- Imaging studies: chest X-ray in pneumonic plague
- High mortality rate with delay of or without treatment
- Antibiotics: aminoglycosides (gentamicin)
- Streptomycin (ototoxic and nephrotoxic; not widely available)
- Levofloxacin, moxifloxacin, ciprofloxacin
- Droplet isolation of the infected patient (until pneumonia has been ruled out or > 48 hours of treatment)
- Post-exposure prophylaxis:
- Exposure to plague: close contact with a patient who has pneumonic plague or direct contact with infected tissue/fluids
- Give doxycycline or levofloxacin.
- For pregnant women or children: Give trimethoprim-sulfamethoxazole.
- Not available in the United States
- Used in military personnel deployed in endemic areas
- Use of proper personal protective equipment in high-risk occupations
- Sanitation measures and rodent control
- In outdoor activities: use of insect repellent, insecticide, and protective clothing
- Anthrax: an infection caused by Bacillus anthracis. Cutaneous anthrax presents with small blisters that become ulcers with a black eschar. In inhalational anthrax, chest pain and dyspnea occur. Bloody diarrhea, abdominal pain, and vomiting are noted in gastrointestinal anthrax. History, PCR, and culture help with the diagnosis. Antimicrobial treatment and antitoxin are given for systemic anthrax.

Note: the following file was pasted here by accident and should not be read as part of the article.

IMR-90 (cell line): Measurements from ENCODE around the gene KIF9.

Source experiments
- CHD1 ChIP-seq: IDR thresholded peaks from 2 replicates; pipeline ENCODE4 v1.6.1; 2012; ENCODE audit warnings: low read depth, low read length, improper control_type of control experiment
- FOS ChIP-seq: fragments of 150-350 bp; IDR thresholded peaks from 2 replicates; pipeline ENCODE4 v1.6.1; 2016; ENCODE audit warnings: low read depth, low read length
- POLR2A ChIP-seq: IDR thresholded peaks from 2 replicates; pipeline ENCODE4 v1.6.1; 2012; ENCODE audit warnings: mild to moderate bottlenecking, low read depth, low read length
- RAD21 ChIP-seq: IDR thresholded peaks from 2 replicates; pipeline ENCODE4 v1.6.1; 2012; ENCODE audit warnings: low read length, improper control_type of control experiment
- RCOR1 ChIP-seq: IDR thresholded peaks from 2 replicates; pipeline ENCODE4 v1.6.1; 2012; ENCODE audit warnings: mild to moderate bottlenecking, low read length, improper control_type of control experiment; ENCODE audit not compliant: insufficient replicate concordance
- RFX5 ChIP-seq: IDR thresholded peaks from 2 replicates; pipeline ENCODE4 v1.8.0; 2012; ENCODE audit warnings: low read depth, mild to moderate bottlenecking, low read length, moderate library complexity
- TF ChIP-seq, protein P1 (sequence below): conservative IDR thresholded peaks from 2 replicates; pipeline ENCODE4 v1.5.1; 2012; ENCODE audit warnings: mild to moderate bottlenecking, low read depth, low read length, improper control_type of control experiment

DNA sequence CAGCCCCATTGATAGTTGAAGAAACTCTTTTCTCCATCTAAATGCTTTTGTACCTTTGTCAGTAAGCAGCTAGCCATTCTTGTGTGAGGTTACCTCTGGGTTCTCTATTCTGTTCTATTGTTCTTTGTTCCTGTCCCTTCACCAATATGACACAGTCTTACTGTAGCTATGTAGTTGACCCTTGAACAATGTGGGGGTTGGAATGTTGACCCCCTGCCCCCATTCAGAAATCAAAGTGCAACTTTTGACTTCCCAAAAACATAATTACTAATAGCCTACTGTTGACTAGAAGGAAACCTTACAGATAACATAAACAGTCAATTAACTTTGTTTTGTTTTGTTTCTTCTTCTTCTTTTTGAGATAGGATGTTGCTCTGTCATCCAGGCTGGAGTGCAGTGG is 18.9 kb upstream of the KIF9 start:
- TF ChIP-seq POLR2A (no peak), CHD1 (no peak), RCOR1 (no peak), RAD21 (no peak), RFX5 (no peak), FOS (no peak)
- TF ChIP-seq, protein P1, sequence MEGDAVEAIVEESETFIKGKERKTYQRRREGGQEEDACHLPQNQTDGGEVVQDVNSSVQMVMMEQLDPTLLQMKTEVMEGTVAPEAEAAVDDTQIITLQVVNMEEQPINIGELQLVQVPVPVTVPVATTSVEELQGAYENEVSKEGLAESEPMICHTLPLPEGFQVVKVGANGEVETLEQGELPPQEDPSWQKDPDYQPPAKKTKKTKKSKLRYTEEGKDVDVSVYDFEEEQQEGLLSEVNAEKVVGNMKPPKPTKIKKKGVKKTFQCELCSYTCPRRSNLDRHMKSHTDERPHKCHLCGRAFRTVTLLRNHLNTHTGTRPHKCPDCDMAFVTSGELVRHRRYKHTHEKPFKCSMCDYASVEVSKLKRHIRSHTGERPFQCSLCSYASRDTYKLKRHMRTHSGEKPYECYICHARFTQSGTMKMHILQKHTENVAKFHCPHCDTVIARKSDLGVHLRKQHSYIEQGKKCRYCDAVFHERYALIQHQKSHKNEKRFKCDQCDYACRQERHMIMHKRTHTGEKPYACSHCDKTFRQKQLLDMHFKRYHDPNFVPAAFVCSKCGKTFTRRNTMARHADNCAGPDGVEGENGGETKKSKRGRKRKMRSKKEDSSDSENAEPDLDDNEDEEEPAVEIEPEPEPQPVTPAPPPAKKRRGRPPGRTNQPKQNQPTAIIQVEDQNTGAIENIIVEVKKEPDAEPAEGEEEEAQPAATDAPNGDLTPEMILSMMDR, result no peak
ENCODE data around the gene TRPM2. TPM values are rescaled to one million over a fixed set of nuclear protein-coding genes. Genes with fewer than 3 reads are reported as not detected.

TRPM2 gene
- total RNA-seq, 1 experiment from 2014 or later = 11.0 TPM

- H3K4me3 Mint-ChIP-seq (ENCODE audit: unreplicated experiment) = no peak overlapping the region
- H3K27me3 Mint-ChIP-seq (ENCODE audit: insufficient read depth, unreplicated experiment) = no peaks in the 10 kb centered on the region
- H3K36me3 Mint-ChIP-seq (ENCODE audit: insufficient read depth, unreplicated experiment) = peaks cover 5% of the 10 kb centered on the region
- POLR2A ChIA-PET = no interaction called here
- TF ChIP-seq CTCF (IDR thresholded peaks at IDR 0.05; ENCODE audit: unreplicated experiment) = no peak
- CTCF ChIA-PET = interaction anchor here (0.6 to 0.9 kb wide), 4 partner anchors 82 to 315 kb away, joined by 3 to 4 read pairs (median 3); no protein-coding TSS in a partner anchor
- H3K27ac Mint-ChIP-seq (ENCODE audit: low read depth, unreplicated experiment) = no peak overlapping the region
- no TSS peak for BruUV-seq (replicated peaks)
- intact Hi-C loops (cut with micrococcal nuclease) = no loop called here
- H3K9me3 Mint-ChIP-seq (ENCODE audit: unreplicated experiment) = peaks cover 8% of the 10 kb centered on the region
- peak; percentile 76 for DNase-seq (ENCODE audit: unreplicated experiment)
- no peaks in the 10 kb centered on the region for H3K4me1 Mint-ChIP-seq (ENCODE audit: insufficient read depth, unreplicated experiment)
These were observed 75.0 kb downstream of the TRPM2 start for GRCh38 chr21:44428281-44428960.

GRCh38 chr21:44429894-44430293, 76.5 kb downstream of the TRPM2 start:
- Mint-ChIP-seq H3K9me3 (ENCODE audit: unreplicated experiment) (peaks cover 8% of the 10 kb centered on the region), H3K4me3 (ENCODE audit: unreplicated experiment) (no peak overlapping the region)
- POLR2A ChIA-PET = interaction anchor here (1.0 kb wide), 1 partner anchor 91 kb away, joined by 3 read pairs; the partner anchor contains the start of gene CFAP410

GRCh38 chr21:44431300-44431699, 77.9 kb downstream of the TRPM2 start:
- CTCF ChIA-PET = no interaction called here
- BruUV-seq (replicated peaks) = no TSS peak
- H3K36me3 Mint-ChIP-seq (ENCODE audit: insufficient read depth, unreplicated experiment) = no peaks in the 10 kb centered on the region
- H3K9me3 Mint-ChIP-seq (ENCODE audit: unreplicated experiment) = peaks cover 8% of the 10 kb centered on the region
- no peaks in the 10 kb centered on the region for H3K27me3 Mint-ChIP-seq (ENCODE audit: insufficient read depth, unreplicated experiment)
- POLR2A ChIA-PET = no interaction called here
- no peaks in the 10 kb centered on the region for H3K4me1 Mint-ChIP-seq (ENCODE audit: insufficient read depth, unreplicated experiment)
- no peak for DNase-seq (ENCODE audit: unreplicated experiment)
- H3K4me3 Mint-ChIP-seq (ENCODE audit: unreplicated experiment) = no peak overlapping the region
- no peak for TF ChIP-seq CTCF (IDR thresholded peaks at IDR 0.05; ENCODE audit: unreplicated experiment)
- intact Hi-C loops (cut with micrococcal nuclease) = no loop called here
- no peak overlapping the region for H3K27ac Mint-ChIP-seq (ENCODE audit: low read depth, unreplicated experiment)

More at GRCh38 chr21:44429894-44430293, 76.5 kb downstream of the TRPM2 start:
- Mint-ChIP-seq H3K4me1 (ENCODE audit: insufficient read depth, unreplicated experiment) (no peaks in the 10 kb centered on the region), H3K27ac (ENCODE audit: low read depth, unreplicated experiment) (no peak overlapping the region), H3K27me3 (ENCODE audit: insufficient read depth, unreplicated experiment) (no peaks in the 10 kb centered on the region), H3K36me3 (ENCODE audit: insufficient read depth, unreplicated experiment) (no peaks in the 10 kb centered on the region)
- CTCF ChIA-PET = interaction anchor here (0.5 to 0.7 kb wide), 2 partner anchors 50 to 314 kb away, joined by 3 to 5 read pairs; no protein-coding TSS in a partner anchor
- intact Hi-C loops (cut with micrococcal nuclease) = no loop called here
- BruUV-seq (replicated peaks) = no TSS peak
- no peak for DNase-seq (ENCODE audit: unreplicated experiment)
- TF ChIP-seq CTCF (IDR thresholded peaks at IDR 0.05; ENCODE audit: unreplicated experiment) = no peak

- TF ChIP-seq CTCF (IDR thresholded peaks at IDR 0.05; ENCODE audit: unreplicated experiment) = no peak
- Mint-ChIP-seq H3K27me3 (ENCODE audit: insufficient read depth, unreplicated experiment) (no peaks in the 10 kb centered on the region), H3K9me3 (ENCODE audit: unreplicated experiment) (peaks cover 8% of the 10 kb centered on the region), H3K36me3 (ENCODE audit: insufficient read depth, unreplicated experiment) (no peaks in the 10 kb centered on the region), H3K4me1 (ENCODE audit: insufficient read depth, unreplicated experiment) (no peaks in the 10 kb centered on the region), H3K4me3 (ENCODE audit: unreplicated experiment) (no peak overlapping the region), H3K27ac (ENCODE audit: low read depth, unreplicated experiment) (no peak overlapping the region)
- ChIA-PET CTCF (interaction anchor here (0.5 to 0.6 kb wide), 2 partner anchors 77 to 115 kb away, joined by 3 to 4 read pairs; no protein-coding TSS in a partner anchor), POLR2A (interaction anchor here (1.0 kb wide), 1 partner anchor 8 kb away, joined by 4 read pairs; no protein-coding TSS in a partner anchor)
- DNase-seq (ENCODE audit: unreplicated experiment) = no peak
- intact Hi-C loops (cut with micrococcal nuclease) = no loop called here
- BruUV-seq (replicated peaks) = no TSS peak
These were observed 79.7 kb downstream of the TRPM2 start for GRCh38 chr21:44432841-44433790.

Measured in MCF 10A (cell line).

- Cat scratch disease: an infection caused by Bartonella henselae, a gram-negative bacillus. Patients usually present with fever, weight loss, and tender lymphadenopathy after being bitten or scratched by a cat. Symptomatic treatment is recommended, with azithromycin given for severe illness.
- Tularemia: a rare infection caused by Francisella tularensis acquired by contact with animal tissue, from ticks, or from biting flies. Infection manifests as a papule, followed by fever, headache, and suppurative lymphadenopathy. Tularemia may have multi-organ involvement. Diagnosis is by the culture of blood and infected tissue. Treatment is with antibiotics.
- Pneumonia: an infection of the lung parenchyma most commonly caused by bacteria (most common: Streptococcus pneumoniae) or viruses. Pneumonia is community acquired (CAP) in 80% of the cases. Diagnosis is based on a clinical presentation of fever, cough, dyspnea, rales, and consolidation on chest X-ray. Atypical pneumonia may present with milder symptoms and less remarkable imaging.
- Prentice, M.B. (2018). Plague and other yersinia infections. In Jameson J, et al. (Ed.) Harrison’s Principles of Internal Medicine, 20th ed. McGraw-Hill.
- Stout, J., Sexton, D., & Bloom, A. (2020). Clinical manifestations, diagnosis, and treatment of plague (Yersinia pestis infection). UpToDate. Retrieved Jan 5, 2021, from https://www.uptodate.com/contents/clinical-manifestations-diagnosis-and-treatment-of-plague-yersinia-pestis-infection
- Stout, J., Sexton, D., & Bloom, A. (2020). Epidemiology, microbiology and pathogenesis of plague (Yersinia pestis infection). UpToDate. Retrieved Jan 6, 2021, from https://www.uptodate.com/contents/epidemiology-microbiology-and-pathogenesis-of-plague-yersinia-pestis-infection